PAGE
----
You certainly need to know how to go all about this in the illustration biz.
Outside of that not so much. Depending on your temperament; sometimes never.
Morandi did it all with a few dusty bottles, Donato does it with a mountain of photographs. Both are artists.
The important thing is synthesis.
From Gegarin's point of view
I just found this blog with a great story about meeting Williamson and brief discussion of his process. Great pix. Scroll down.
"Three's so little room for error."--Elwell
There is actually quite an art in finding just what you're looking for on Google images.
Sometimes you can have quite a long dialogue with the dialogue box, like "man in a suit swinging a hammer." Sometimes you do better abbreviating that to "swinging a hammer." But if you reduce that to "swinging" you're going to get porn.
I have learned, for example, that a search on "toe" is going to give me nightmare shots of foot injuries. Plus, I picked up a computer virus on one of those images. I surely wish I could unsee some of the things I've turned up. Oof!
I was once on the receiving end of a critique so savagely nasty, I marched straight out of class to the office and changed my major (sketchbook).
I've found that I rather dislike Google image search, mainly because I'm 1) not always that great at figuring out the best search terms to use, and 2) a lot of the images it throws out tend to be duplicates and not always of the best quality. It's self-repeating in a way. Person searches for image, nabs the first thing that appears for their blog, so the image becomes more common place, and then the next person does the same thing, and before you know it, you just end up getting variations of the same picture on different sites. It can be handy for specific stuff, I suppose.
My new favourite source for general non-specific reference is magazines. If you can find somewhere that carries all the speciality interest magazines, it's great. There's magazines for everything. Cars, planes, motorbikes, boats, animals, gardening, travel, electronics, fashion, you name it. They're normally not much more expensive than the costs of all that printer ink if you were printing this stuff from the internet, and the photos are normally good quality and clear. If you pick two up a month or something, ones with lots of photos in, and it wouldn't be too long before you'd have a nice little stash of stuff you could look at.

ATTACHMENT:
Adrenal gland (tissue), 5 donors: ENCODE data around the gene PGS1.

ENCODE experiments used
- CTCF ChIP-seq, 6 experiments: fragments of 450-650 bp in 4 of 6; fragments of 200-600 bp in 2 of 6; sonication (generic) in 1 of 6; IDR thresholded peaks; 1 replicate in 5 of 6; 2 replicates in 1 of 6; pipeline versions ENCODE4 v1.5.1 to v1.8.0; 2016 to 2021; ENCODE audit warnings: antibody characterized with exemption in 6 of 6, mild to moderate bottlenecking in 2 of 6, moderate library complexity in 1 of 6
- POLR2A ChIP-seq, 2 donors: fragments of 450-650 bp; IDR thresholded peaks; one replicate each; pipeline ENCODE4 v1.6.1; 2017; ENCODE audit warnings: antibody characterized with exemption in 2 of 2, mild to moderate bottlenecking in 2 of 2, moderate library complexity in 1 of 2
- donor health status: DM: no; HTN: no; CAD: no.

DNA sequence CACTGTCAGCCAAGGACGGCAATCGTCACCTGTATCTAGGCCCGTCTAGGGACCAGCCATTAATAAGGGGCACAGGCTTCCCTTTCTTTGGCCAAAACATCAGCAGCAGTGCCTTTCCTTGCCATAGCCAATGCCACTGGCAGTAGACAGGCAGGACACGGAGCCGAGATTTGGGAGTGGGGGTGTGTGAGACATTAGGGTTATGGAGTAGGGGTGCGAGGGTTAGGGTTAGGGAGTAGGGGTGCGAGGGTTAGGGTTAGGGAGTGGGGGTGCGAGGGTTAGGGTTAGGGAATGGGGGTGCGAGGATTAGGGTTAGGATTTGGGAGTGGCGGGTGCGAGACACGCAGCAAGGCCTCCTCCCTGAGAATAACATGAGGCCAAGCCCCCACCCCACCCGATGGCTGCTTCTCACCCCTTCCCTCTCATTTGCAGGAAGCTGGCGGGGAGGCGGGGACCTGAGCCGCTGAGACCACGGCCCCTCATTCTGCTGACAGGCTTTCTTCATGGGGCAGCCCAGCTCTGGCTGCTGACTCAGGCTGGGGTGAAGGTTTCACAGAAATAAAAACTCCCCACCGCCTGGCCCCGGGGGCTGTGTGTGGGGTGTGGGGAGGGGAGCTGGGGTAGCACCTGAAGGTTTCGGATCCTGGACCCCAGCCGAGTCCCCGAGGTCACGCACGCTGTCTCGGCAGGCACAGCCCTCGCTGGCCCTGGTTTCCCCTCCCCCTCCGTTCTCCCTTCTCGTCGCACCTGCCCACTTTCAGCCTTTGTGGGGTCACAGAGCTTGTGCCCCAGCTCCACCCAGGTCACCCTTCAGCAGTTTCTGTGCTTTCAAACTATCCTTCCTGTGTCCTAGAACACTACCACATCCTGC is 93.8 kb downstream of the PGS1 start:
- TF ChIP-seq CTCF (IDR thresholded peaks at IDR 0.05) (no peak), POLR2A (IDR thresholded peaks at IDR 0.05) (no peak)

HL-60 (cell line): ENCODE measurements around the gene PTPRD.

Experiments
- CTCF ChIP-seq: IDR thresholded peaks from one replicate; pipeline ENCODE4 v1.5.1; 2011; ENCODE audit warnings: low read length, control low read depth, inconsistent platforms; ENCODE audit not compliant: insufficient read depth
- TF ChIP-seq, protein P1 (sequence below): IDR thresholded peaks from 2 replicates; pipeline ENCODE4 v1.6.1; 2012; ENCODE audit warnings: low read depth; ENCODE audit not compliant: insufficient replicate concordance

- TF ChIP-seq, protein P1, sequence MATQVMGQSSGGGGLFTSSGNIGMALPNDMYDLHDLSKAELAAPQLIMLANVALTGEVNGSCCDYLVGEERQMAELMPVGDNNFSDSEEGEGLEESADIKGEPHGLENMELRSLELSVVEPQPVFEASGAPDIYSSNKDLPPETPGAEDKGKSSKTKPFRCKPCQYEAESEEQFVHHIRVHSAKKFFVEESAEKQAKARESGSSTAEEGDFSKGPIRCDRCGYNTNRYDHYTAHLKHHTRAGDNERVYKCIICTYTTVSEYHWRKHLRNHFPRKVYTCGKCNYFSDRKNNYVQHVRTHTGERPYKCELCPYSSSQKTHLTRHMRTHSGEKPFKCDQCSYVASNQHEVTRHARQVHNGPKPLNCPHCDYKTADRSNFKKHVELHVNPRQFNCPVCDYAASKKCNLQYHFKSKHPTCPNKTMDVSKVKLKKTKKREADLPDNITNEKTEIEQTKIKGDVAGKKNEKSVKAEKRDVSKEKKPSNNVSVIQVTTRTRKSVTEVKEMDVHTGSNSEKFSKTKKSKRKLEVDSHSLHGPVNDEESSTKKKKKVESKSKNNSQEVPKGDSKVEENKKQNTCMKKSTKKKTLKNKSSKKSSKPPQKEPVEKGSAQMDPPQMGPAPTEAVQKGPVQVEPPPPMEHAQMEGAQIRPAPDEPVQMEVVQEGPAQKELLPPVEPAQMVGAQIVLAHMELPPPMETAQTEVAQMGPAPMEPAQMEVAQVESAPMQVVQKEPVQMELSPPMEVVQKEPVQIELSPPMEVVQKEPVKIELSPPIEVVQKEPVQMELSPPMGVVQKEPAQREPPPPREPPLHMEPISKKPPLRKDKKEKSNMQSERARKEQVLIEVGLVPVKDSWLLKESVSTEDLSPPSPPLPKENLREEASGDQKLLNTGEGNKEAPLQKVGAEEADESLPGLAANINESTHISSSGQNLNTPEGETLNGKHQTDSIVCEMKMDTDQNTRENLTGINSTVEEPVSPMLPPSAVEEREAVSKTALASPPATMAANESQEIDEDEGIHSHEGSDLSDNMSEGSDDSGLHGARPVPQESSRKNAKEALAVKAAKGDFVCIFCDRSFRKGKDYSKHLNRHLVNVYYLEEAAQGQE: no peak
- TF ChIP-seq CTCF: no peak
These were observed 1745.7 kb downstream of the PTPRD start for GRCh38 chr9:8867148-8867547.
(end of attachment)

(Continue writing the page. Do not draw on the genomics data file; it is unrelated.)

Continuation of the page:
Not much good, of course, if you need a specific item, place, animal or whatever, but I find it helpful just to study the colours and lighting of materials I'd never normally get the chance to see first hand.
so true... i'm only using google search if i can't get what i want any other way because i got sick of all that disgusting stuff....even when you are looking for something totally harmless.
i don't understand why so many people are uploading super disgusting stuff and why videos get so much clicks where people are attacked, injured (sometimes really bad injuries) or even die.
I find that Google Images works best as a starting point... I usually either augment it with regular Google searches to find what I need, or click the most promising images (if they don't have suspicious URLs,) and, if the images lead to sites with related material, I'll most likely find what I need by surfing around from there. Or at the very least I'll find info I can use to refine my search.
The "Find Similar Images" option is pretty good, though... For example I just did a quickie search for "office chair", and I had a specific type of chair in mind but didn't know the name of that chair style. Out of the first page of results, there was maybe one chair close to the right style, so I clicked "Find Similar Images" on that chair, and voila, pages and pages of exactly the chair style I was looking for.
(But if you think searching for images is tricky, try finding information on obscure Flash quirks. That takes some seriously creative searching.)